I used to send out a mass email, about once a month, to all our friends, donors, family, and anyone who had expressed an interest in what we are doing here in Nakuru, Kenya. I tried to write them so as to be free of manipulation or pressure to give to us, though often the needs were discussed in the emails.

I despise manipulation of any kind, and do not want to be that type of missionary. Sure I fail, just like anyone else, but scroll through this blog or my Facebook page, and you will be underwhelmed instead of overwhelmed by the pleas for money. God knows it’s not because we don’t need any. I firmly believe God asked me to just be me and talk about what is going on. Whomever wants to give will give, no need to pressure them or send out 15 reminders, or to try and manipulate emotions.

It’s tough trusting Him sometimes, but I’m getting better, or at least I think I am.

I say all that because it’s been bothering me. We had a friend we met online, never in person, give some money sometime back. This person ended up on the mailing list, as anyone who donates usually does. I figure if you like us enough to give money, you wouldn’t mind an email once a month.

Well he emailed me and asked me to remove him. I will not go into all the details of his email, but the gist was he didn’t want to read another plea for money.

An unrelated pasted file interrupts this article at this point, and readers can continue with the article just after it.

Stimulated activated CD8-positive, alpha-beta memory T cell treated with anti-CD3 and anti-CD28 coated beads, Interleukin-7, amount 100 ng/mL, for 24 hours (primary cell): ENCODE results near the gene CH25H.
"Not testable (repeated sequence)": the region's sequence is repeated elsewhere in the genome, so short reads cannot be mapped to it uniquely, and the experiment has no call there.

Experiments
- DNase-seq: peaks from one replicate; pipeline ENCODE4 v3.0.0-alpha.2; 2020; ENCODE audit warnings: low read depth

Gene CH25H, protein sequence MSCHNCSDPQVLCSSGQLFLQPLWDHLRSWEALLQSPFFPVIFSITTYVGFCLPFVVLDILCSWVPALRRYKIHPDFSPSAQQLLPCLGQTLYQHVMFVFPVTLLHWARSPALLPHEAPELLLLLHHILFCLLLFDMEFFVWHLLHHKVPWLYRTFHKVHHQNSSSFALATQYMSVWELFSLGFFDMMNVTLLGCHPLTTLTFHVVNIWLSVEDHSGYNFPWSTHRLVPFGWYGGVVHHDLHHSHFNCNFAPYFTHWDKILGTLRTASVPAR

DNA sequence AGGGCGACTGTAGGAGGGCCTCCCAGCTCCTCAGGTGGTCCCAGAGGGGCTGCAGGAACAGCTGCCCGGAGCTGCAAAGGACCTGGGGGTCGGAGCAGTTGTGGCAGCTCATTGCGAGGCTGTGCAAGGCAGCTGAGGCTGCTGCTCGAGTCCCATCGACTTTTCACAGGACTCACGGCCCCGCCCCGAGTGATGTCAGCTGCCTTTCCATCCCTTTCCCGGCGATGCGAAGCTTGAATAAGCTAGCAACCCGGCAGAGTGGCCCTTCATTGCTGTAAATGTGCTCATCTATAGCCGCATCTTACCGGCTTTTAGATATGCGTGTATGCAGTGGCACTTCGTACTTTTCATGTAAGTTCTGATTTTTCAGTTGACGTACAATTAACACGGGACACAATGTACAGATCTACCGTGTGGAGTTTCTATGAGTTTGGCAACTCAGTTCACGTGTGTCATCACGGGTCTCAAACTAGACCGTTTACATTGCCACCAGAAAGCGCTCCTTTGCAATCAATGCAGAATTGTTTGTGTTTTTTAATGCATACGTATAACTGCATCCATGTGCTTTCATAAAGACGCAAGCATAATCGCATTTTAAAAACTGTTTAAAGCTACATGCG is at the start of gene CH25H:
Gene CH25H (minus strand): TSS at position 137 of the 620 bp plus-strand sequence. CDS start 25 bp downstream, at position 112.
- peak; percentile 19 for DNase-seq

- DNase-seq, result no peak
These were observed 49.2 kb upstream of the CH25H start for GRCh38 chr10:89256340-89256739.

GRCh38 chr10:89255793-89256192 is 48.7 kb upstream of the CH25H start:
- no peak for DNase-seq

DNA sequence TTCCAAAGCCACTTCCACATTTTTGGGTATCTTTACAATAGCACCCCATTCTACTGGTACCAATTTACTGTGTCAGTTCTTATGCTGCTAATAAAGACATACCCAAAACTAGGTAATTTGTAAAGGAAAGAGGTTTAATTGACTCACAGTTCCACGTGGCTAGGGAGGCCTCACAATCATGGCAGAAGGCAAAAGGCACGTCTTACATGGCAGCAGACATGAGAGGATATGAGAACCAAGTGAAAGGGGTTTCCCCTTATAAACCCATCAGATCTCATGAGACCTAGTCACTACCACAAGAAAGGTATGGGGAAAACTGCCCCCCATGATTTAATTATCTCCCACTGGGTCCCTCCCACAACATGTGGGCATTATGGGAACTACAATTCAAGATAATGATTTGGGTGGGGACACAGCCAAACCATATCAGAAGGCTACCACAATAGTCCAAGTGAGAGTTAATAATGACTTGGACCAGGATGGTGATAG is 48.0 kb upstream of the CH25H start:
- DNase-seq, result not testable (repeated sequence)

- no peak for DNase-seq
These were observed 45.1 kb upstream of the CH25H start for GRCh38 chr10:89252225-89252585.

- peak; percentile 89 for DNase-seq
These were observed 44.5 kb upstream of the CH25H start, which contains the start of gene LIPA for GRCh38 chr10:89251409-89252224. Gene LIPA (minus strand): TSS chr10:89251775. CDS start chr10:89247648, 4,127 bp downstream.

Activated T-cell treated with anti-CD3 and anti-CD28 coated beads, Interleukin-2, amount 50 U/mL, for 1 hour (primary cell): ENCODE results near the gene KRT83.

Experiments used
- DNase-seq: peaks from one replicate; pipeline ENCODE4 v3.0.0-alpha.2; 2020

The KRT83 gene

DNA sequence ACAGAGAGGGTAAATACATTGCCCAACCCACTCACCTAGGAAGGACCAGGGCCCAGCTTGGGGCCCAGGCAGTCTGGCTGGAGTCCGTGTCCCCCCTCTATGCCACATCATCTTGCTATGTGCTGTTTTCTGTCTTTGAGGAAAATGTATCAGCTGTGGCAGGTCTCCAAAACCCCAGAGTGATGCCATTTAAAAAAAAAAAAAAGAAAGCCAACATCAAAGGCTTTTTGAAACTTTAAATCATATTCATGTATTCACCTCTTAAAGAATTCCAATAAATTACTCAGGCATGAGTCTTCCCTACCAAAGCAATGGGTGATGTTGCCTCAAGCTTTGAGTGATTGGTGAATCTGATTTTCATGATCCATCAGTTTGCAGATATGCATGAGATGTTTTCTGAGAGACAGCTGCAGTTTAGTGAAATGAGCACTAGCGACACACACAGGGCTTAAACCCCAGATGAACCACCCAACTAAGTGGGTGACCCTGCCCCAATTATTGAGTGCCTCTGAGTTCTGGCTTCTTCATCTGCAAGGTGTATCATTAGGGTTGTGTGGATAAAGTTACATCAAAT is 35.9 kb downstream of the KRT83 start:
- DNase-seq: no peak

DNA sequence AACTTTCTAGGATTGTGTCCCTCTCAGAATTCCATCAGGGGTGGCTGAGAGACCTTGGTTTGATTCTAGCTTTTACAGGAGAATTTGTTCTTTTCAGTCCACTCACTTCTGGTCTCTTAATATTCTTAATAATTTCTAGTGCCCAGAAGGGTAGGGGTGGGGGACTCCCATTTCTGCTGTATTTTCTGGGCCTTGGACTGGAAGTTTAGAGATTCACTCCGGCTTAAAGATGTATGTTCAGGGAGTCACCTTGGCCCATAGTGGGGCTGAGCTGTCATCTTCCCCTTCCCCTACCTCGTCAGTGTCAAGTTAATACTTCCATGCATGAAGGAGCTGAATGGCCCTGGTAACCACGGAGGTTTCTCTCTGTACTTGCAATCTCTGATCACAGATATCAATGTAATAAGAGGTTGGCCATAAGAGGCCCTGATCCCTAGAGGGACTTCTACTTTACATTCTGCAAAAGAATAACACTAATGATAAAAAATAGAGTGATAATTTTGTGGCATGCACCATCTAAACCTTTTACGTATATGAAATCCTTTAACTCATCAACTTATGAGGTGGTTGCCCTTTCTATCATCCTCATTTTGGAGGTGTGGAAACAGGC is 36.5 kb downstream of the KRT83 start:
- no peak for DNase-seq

I was upset, still am to be honest.

How could I do the very thing I was trying to avoid? The thing I felt Father did not want me to do?

I blame myself of course. Not trusting enough, trying to think everything out on my own.

So I stopped the mass emails. Haven’t sent one since. I figure if it’s a challenge to write an email without asking for money, then I better not write it.

Same thing with the blog. We delete so many drafts, because of manipulation, pleading, or compassion on the readers who are inundated with requests for donations.

Wonder if this post will make it?


Additional Note: This person was not a jerk, and is not. Seems like a really great person, in fact they wanted to focus on their community and it’s needs for awhile. I was trying to express how I needed the reminder to not focus on fund-raising and all the restrictions, constrictions, and hiding that must go with it.


Today I actually feel like I love Jesus. I mean there is that weird almost butterflyish feeling deep in my gut when thinking about Him. Feels nice and restful.

Most days I just feel like he is a distant friend. You know one you appreciate, but don’t get to hang out with too much. Or perhaps like a Facebook friend you have never met in person. Someone you have grown to love and appreciate, but you still don’t know how smelly they are.

I suppose that makes me sound somewhat odd, especially for a missionary.

I doubt.

His Word.

His Wisdom.

His Goodness.

His Intentions.

His Existence.

His Love.

That was not easy to type, and it’s even harder to not delete it. I have always thought of doubt as something negative, but I’m beginning to wonder.